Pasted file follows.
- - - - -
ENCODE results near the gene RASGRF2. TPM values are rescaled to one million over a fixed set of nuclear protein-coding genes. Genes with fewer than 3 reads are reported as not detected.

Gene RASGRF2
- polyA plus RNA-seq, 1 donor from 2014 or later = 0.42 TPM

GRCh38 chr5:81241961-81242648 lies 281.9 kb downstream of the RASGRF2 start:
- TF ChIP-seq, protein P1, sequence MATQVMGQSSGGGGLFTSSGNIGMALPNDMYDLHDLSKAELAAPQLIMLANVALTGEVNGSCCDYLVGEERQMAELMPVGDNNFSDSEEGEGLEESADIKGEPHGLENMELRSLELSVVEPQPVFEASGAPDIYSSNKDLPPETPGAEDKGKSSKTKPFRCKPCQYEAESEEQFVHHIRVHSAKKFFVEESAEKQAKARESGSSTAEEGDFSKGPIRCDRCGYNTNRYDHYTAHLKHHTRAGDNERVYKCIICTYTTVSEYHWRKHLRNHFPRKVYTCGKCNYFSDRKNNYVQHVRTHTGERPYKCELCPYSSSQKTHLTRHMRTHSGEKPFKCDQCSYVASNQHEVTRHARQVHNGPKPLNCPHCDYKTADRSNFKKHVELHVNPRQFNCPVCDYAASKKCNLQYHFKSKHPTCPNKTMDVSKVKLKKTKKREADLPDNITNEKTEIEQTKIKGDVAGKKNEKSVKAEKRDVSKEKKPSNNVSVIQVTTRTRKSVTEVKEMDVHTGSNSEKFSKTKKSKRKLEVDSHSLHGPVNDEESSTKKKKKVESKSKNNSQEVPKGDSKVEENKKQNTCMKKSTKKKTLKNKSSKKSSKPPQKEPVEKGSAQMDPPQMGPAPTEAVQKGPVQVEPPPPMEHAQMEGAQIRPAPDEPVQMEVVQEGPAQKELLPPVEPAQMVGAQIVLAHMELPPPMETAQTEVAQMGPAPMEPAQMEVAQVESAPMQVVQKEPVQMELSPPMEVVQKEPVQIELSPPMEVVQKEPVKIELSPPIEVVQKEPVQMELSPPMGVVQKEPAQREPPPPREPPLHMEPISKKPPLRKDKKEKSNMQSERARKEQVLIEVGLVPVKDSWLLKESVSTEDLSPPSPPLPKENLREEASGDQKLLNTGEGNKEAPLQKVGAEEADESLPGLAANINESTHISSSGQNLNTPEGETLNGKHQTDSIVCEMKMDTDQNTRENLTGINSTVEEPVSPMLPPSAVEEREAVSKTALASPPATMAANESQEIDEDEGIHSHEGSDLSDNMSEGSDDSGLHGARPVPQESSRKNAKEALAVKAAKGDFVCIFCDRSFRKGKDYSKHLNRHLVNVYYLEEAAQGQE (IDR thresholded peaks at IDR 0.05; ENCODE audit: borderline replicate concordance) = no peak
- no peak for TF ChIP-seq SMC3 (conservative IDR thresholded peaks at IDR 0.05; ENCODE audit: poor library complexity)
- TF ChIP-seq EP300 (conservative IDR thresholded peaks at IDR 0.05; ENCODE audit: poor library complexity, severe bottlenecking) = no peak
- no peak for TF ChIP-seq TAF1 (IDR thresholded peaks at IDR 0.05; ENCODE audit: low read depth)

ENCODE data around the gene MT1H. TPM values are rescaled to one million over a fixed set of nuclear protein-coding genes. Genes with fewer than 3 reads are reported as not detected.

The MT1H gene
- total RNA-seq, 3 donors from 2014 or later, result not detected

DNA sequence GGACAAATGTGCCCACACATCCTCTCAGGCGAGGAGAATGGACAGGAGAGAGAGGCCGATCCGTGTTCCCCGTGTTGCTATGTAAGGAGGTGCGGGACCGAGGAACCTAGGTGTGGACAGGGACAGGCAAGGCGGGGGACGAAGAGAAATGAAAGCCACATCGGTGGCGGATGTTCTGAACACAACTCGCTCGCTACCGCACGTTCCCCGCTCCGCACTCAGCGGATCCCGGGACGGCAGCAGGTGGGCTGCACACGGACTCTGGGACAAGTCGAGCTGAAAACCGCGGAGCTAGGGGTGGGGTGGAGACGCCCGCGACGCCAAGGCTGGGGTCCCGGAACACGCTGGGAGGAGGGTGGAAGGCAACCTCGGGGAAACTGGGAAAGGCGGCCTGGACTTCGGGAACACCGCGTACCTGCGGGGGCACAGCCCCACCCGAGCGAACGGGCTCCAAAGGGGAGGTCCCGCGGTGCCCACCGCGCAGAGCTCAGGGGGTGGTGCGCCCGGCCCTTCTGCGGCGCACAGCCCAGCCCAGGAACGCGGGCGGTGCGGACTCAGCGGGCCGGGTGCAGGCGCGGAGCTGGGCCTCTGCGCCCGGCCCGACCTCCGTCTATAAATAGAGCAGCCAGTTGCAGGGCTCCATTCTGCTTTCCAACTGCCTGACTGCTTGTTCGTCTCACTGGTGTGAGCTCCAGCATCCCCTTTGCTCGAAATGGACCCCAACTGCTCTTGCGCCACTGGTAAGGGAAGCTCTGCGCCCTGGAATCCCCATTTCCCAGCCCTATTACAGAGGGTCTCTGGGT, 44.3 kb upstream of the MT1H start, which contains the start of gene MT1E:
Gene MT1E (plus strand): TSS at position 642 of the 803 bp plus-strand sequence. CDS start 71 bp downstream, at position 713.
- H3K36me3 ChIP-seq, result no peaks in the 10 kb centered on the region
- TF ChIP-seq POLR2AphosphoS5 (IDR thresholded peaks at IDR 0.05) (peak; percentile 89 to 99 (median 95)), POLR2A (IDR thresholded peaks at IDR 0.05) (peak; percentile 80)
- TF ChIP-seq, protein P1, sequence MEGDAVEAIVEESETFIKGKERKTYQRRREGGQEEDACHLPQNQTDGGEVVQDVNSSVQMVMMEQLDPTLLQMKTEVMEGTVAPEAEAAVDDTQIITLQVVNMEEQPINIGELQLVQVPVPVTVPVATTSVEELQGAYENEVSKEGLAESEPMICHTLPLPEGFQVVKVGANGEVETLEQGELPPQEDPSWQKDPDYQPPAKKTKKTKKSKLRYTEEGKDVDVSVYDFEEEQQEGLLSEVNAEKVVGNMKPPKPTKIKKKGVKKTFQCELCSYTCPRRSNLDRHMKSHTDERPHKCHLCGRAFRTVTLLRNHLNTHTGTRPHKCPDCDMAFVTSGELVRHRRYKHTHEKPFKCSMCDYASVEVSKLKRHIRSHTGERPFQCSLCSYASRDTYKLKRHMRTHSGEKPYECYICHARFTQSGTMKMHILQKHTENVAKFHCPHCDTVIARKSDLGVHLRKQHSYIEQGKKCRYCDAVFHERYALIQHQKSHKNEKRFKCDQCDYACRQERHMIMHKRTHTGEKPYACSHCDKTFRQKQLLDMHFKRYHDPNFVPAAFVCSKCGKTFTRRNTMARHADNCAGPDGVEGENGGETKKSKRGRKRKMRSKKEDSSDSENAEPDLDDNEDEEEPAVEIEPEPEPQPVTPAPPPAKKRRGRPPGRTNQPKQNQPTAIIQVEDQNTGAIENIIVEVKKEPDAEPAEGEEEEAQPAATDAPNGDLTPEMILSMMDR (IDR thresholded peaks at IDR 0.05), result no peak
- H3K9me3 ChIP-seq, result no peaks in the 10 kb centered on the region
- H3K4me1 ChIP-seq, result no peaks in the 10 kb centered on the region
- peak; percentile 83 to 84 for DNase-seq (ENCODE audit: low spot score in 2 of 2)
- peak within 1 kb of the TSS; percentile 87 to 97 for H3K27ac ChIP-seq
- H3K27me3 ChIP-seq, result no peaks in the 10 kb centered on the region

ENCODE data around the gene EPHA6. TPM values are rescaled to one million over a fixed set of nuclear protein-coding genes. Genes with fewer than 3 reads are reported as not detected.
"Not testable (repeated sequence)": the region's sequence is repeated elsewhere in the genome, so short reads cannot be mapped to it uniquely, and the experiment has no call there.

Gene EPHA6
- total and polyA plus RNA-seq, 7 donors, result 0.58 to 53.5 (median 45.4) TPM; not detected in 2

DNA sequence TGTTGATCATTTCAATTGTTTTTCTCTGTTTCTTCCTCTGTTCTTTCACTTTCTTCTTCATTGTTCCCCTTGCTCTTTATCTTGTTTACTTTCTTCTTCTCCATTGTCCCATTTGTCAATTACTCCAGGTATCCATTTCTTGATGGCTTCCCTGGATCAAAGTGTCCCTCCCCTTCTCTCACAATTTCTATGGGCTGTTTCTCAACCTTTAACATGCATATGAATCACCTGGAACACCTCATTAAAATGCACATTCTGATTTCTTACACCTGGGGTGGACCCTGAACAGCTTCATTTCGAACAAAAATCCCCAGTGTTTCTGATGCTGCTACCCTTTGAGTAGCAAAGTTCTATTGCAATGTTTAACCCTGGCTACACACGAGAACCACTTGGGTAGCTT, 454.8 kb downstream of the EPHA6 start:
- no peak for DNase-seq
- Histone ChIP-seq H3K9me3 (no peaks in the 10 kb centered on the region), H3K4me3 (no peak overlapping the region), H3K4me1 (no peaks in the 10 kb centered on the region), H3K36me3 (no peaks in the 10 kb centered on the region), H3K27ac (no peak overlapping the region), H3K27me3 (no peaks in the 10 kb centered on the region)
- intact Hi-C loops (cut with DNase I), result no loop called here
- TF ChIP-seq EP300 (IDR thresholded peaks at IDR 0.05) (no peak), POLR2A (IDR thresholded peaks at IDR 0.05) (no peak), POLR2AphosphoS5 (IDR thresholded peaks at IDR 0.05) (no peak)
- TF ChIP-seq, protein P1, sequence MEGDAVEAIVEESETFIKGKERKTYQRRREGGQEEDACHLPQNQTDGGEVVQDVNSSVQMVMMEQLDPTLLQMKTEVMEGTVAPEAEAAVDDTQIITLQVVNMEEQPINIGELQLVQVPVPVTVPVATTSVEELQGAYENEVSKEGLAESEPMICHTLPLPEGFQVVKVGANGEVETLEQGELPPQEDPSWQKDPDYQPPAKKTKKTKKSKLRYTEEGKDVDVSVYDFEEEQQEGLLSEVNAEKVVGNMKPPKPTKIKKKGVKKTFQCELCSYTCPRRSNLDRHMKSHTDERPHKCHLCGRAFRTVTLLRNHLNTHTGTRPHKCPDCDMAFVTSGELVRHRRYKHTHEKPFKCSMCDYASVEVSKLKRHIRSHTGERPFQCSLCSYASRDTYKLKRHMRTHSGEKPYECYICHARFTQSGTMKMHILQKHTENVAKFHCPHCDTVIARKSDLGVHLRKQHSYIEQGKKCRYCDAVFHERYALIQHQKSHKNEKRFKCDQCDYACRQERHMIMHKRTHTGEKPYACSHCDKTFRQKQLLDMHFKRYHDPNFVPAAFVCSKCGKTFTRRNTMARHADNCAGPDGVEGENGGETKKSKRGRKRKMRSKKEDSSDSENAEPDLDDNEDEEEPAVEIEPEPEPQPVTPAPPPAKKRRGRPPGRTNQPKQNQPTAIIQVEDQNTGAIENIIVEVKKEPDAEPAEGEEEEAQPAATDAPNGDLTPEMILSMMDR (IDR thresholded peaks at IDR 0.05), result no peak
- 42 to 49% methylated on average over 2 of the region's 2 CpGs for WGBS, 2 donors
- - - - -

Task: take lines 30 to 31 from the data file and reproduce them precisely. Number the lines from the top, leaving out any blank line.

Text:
- TF ChIP-seq EP300 (IDR thresholded peaks at IDR 0.05) (no peak), POLR2A (IDR thresholded peaks at IDR 0.05) (no peak), POLR2AphosphoS5 (IDR thresholded peaks at IDR 0.05) (no peak)
- TF ChIP-seq, protein P1, sequence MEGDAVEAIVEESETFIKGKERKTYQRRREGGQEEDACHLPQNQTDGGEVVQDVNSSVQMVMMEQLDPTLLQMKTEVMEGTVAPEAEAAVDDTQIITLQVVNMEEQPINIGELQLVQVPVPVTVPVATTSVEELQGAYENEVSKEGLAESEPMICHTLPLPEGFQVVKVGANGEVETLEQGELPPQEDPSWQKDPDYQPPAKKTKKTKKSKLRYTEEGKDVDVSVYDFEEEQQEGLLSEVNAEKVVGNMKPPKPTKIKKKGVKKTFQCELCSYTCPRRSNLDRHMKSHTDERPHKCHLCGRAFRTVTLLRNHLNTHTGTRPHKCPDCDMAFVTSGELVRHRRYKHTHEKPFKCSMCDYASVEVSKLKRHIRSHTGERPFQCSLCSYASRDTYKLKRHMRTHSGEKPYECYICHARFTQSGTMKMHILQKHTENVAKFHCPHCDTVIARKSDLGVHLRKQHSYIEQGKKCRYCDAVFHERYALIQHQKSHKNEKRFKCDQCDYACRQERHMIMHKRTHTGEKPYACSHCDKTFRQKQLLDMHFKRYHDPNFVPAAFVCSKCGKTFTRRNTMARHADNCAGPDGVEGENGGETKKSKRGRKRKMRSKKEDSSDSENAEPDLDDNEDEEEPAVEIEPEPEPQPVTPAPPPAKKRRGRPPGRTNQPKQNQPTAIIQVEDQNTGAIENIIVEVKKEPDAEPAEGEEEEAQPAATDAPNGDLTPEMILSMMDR (IDR thresholded peaks at IDR 0.05), result no peak